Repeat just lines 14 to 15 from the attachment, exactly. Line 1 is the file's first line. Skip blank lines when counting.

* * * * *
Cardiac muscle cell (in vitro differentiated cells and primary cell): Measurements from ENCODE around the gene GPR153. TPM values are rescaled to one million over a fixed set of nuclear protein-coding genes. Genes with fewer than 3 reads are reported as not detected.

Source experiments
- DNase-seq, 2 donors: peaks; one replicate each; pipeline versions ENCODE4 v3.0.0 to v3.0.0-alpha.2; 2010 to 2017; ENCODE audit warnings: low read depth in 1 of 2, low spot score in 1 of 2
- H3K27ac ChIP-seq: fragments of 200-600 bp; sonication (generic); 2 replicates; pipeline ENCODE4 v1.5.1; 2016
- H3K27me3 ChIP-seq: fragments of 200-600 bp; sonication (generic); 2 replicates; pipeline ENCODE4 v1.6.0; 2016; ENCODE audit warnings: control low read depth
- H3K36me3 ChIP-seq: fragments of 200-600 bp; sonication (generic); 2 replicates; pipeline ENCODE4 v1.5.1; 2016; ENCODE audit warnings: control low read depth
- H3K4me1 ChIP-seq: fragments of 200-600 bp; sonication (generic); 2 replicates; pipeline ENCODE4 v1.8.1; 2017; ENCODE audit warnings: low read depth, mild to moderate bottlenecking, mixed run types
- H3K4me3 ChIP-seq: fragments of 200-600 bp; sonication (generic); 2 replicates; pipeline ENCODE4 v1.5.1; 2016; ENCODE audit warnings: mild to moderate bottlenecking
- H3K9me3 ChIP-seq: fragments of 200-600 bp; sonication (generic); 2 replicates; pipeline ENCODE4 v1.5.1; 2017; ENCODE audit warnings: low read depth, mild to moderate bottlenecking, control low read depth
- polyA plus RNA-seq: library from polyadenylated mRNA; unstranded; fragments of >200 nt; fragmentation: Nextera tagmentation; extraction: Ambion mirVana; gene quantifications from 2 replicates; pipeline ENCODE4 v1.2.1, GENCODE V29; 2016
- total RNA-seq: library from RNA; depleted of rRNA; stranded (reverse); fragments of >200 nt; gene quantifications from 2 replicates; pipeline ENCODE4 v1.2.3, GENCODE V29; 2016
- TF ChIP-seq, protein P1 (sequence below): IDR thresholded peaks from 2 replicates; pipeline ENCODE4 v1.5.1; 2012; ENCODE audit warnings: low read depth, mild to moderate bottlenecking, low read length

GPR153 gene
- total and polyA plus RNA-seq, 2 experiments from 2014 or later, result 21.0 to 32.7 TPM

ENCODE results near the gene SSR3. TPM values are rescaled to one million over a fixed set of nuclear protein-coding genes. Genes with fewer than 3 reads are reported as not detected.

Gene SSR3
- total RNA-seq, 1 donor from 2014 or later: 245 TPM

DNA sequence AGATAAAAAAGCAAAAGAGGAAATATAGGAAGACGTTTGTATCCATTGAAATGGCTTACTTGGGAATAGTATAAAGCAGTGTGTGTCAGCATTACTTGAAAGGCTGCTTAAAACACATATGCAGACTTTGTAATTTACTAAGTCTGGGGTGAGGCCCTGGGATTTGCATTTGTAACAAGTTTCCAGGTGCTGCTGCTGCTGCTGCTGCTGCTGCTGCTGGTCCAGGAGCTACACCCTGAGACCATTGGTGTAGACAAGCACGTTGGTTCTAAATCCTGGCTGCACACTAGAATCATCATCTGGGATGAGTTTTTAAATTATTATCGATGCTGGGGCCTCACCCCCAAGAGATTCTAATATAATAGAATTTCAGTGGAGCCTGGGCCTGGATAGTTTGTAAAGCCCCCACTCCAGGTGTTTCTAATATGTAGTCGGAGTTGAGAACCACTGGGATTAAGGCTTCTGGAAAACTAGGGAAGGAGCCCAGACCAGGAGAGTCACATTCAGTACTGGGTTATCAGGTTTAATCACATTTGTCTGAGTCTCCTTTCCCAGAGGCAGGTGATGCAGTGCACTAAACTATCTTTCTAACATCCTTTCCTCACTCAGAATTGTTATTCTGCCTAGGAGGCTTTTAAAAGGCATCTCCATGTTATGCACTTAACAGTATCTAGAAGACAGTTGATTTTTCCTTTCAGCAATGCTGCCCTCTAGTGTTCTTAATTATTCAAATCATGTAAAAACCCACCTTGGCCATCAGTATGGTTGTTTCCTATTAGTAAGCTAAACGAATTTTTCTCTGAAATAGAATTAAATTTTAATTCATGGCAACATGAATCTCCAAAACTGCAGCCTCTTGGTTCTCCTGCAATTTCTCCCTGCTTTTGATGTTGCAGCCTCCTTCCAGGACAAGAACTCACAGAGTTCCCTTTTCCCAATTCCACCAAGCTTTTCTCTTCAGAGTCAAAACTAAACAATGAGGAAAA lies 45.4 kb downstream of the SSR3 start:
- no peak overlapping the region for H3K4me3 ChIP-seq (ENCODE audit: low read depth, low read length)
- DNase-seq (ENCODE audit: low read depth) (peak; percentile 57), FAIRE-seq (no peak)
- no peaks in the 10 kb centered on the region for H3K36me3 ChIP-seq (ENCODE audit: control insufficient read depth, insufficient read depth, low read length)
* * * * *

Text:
- total and polyA plus RNA-seq, 2 experiments from 2014 or later, result 21.0 to 32.7 TPM

ENCODE results near the gene SSR3. TPM values are rescaled to one million over a fixed set of nuclear protein-coding genes. Genes with fewer than 3 reads are reported as not detected.